Poor Eating Habits Play A Role In Tooth Decay And Obesity

Many people think cavities only affect children, but changes that occur with aging make cavities an adult problem too. Recession of the gums (a pulling away of gum tissue from the teeth), often associated with an increased incidence of gingivitis (gum disease), can expose tooth roots to plaque. Also, sugary food cravings can make anyone more vulnerable to developing cavities.
 
Decay can also occur around the edges of fillings in older adults. Because many older adults lacked the benefits of fluoride and modern preventive dental care when they were growing up, they often have a number of dental fillings. Over the years, these fillings may weaken and can fracture, allowing bacteria to accumulate in the tiny crevices causing tooth decay.
 
Your dentist can discover cavities during your regular dental check-up. The tooth surface feels soft when probed by your dentist with a dental instrument. X-rays can also show cavities between teeth before they become visible to the eye.
 
In advanced stages of tooth decay, you might experience a toothache, especially after consuming sweet, hot, or cold foods or drinks. Other signs of tooth decay are visible pits or holes in the teeth.
 
Preschool children with tooth decay may be more likely to be overweight or obese than the general population and, regardless of weight, are more likely to consume too many calories, a new study indicates. The results will be presented Saturday at The Endocrine Society's 92nd Annual Meeting in San Diego. 
 
"Poor eating habits may play a role in both tooth decay and obesity in preschoolers," the study's lead author, Kathleen Bethin, MD, PhD, said.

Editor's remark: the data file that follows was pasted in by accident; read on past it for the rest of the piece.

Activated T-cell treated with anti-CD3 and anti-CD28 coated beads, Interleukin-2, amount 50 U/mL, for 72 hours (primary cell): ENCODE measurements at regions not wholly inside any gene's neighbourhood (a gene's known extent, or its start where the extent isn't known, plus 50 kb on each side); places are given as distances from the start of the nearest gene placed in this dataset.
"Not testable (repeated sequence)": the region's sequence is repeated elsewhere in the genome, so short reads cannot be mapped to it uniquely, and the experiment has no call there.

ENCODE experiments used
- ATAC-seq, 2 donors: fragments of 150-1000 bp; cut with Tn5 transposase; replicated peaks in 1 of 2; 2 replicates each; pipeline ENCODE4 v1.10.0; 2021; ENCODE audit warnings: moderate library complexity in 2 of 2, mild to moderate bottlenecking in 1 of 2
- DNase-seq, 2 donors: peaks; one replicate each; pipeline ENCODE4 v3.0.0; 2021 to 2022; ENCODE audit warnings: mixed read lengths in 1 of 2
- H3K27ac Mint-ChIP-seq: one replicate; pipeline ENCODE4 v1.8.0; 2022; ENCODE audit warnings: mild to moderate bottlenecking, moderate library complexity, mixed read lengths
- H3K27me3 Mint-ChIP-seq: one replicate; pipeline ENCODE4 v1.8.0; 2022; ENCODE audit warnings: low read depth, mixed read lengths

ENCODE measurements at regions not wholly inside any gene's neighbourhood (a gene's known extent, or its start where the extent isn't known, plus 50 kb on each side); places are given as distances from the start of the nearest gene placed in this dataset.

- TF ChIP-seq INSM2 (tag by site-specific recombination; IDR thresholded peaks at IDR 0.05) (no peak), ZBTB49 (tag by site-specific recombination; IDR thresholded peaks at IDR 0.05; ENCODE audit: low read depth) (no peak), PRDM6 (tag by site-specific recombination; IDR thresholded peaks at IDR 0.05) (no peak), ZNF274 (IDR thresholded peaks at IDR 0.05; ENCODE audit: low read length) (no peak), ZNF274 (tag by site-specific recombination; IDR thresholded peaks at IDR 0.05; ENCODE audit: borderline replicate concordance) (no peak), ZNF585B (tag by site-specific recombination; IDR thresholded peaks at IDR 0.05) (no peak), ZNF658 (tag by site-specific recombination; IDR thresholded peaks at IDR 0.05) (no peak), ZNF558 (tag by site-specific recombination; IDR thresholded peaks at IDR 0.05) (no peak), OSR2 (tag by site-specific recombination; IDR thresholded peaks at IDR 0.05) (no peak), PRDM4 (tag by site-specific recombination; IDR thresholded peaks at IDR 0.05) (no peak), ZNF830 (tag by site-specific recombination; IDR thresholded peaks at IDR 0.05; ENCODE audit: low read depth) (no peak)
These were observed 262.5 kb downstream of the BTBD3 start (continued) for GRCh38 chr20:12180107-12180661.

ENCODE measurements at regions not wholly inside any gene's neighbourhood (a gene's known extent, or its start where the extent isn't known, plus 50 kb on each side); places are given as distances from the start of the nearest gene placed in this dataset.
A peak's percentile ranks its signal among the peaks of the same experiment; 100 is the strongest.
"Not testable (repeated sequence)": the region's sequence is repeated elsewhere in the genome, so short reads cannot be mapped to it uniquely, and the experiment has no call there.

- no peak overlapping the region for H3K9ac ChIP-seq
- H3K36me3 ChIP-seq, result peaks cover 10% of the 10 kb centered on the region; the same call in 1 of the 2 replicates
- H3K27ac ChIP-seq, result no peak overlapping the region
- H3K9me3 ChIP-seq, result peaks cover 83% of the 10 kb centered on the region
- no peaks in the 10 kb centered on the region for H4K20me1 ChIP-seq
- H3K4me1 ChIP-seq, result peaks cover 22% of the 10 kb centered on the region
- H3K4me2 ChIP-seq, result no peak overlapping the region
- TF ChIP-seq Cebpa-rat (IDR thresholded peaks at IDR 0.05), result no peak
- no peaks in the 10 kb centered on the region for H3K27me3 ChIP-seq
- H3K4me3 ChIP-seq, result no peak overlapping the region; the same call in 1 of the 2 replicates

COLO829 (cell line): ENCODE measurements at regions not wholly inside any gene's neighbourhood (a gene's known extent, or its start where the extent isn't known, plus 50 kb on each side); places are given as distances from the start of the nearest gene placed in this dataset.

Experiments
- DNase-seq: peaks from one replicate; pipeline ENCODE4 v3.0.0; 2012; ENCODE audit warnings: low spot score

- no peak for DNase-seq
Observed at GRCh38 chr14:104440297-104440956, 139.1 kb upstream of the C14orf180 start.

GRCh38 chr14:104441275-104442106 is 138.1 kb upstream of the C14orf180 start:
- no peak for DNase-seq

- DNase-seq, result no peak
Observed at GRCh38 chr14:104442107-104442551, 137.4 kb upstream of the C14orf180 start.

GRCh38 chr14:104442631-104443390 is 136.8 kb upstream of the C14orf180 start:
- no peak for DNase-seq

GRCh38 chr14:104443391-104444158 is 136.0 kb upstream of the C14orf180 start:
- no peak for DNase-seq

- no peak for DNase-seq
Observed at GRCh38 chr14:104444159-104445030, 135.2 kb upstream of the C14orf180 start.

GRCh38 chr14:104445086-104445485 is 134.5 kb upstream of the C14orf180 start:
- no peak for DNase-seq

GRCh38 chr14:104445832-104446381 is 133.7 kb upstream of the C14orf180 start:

"Dental decay is the most common chronic disease of childhood, and obesity in youth is a growing problem. To prevent these problems, the dentist's office may be an important place to educate families about nutrition," said Bethin, a pediatrician at Women and Children's Hospital of Buffalo and an associate professor of pediatrics at the University of Buffalo in New York. 
 
With funding from the New York State Department of Health, the doctors at the Women and Children's Hospital of Buffalo and University of Buffalo studied the relationship between poor dental health and overweight in 65 children who were 2 to 5 years old. All children needed dental work due to decay and had their dental procedure and blood work performed while they were under anesthesia. 
 
Each child's height and weight were measured before the procedure to calculate the body mass index, or BMI. For most people, BMI reliably indicates the amount of body fat. Also, the child's guardian completed a questionnaire about the child's recent average daily food consumption. 
 
Almost 28 percent of the children were overweight or obese compared with an estimated 21.2 percent in the general U.S. population. Those 18 children, who's BMI was high for their age (at the 85th percentile or above), already had much higher total cholesterol levels than their healthy-weight counterparts, Bethin reported. 
 
You can find more dental office supplies and dental material at ishinerdental.com.
 

Looking for more dental equipment at ishinerdental.com.
Customer Reviews 0 reviews  |   Write a Review

5 star

4 star

3 star

2 star

1 star

0 Reviews (percent star)
Email Address: 
Title:
Rank: 
Content: 
  • No comment
Showing of 0 records
Recommended Articles
Related Products
View History